Book Review

Raybearer

Raybearer

  • Author: Jordan Ifueko
  • Genre: YA Fantasy
  • Publication Date: August 18, 2020
  • Publisher: Blackstone Publishing
  • Series: Raybearer #1

CONTENT WARNING: violence, murder, emotional abuse by a parent, misogyny

Rating: 4.5 out of 5.

Nothing is more important than loyalty. But what if you’ve sworn to protect the one you were born to destroy?

Tarisai has always longed for the warmth of a family. She was raised in isolation by a mysterious, often absent mother known only as the Lady. The Lady sends her to the capital of the global empire of Aritsar to compete with other children to be chosen as one of the Crown Prince’s Council of Eleven. If she’s picked, she’ll be joined with the other Council members through the Ray, a bond deeper than blood. That closeness is irresistible to Tarisai, who has always wanted to belong somewhere. But the Lady has other ideas, including a magical wish that Tarisai is compelled to obey: kill the Crown Prince once she gains his trust. Tarisai won’t stand by and become someone’s pawn–but is she strong enough to choose a different path for herself?

With extraordinary world-building and breathtaking prose, Raybearer is the story of loyalty, fate, and the lengths we’re willing to go for the ones we love.

I listened to the audiobook version of this, and I’m so glad that I did! The narrator, Joniece Abbott-Pratt, was such a great choice to read this, and listening to it allowed me to hear the beautiful songs and chants incorporated into the story. If you get the chance to read this as an audiobook, I strongly suggest it.

I honestly fell in love with this book. The beautiful, lyrical writing made it easy to lose myself in the world of Aritsar. I was stunned at how incredible the world building was — there are so many different regions, and each one has its own magic, culture, customs, and traditions. Since Tarisai grew up in such an isolated environment, it felt as though I was experiencing all the wonders of Aritsar with her as she was exposed to them. 

Another thing that made this book feel so real was the quality of the relationships that Tarisai developed throughout the story. As someone who grew up in with so few people around her, dreaming of family and friends, there was such a strong theme of found family. I liked Dayo’s character, but nothing really came close to Kirah and Sanjeet, in my opinion. No matter what happened, they had her back and built her up. I would have liked to get to know more of the other 11, though. I felt like we didn’t really get to know them at all, but honestly, that was my only criticism of the entire book.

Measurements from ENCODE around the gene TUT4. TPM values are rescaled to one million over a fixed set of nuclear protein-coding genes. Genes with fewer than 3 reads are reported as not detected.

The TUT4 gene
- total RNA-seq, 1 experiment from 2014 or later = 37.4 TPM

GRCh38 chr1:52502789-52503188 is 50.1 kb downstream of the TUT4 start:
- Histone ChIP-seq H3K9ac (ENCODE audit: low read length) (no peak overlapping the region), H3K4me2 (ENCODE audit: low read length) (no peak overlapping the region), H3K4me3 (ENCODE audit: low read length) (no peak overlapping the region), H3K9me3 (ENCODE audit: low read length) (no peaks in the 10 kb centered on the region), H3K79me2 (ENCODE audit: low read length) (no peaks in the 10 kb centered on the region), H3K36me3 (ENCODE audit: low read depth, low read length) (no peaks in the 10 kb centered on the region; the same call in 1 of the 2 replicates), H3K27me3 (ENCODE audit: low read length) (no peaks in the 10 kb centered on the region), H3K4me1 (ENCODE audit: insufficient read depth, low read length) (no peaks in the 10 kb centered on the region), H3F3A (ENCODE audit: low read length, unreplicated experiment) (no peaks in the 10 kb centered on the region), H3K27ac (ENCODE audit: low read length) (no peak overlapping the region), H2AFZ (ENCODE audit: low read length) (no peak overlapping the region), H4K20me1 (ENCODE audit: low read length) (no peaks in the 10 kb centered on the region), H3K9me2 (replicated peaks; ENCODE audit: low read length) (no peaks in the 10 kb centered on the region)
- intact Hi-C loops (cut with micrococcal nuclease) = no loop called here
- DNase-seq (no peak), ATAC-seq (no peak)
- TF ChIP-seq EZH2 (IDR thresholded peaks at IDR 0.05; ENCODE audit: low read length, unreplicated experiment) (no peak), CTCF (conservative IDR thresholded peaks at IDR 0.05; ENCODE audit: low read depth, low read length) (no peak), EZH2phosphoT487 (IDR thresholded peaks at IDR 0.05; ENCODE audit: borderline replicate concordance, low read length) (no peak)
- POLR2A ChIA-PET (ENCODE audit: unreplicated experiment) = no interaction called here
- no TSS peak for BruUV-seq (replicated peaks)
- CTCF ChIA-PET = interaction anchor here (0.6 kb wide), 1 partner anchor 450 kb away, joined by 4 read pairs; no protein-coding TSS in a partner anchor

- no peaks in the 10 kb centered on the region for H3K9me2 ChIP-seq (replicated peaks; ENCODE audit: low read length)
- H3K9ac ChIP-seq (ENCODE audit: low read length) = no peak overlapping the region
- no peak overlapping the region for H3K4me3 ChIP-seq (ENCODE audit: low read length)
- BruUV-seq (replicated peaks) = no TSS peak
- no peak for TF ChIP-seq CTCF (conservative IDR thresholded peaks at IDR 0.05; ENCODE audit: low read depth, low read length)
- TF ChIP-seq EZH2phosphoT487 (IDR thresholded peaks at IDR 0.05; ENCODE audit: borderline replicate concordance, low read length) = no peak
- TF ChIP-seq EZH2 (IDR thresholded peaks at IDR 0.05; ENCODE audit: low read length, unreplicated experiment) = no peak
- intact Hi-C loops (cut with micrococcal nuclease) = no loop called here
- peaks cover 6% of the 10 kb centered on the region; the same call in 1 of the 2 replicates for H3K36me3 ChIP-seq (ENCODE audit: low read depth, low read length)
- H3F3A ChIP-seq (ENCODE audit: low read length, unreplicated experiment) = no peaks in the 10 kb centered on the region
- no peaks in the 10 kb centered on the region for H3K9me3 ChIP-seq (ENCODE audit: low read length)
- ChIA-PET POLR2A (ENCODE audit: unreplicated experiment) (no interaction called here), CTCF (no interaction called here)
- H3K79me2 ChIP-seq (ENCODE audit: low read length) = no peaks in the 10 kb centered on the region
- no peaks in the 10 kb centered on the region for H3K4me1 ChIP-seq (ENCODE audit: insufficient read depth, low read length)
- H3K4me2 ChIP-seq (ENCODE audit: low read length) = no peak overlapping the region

The story is set in an African-inspired world, and while I’ve read a few in the last year or so, this one definitely set itself apart. It incorporates cultural elements and the setting seamlessly, weaving elements of mythology and magic to create something fascinating and completely new, representing the 12 tribes of Aritsar. The world that this book is set in has become a place that I want to visit and travel around in. I’m always in awe of the imagination it takes to develop not just a book, but a world that draws readers in this strongly. 

That ending left me wanting more right away. It’s a bit of a cliffhanger, but still gave me a sense of closure. I can’t wait to get my hands on the next book, because I seriously need to find out what happens next in this world!

People who have sat around with me while I’m reading, especially when there’s a surprising reveal, a shocking plot twist, or an unexpected event often look up in alarm when I gasp audibly. The gasp factor is directly related to the number of times I audibly gasp during a reading, and there isn’t an upper limit.

Gasp Factor: 11

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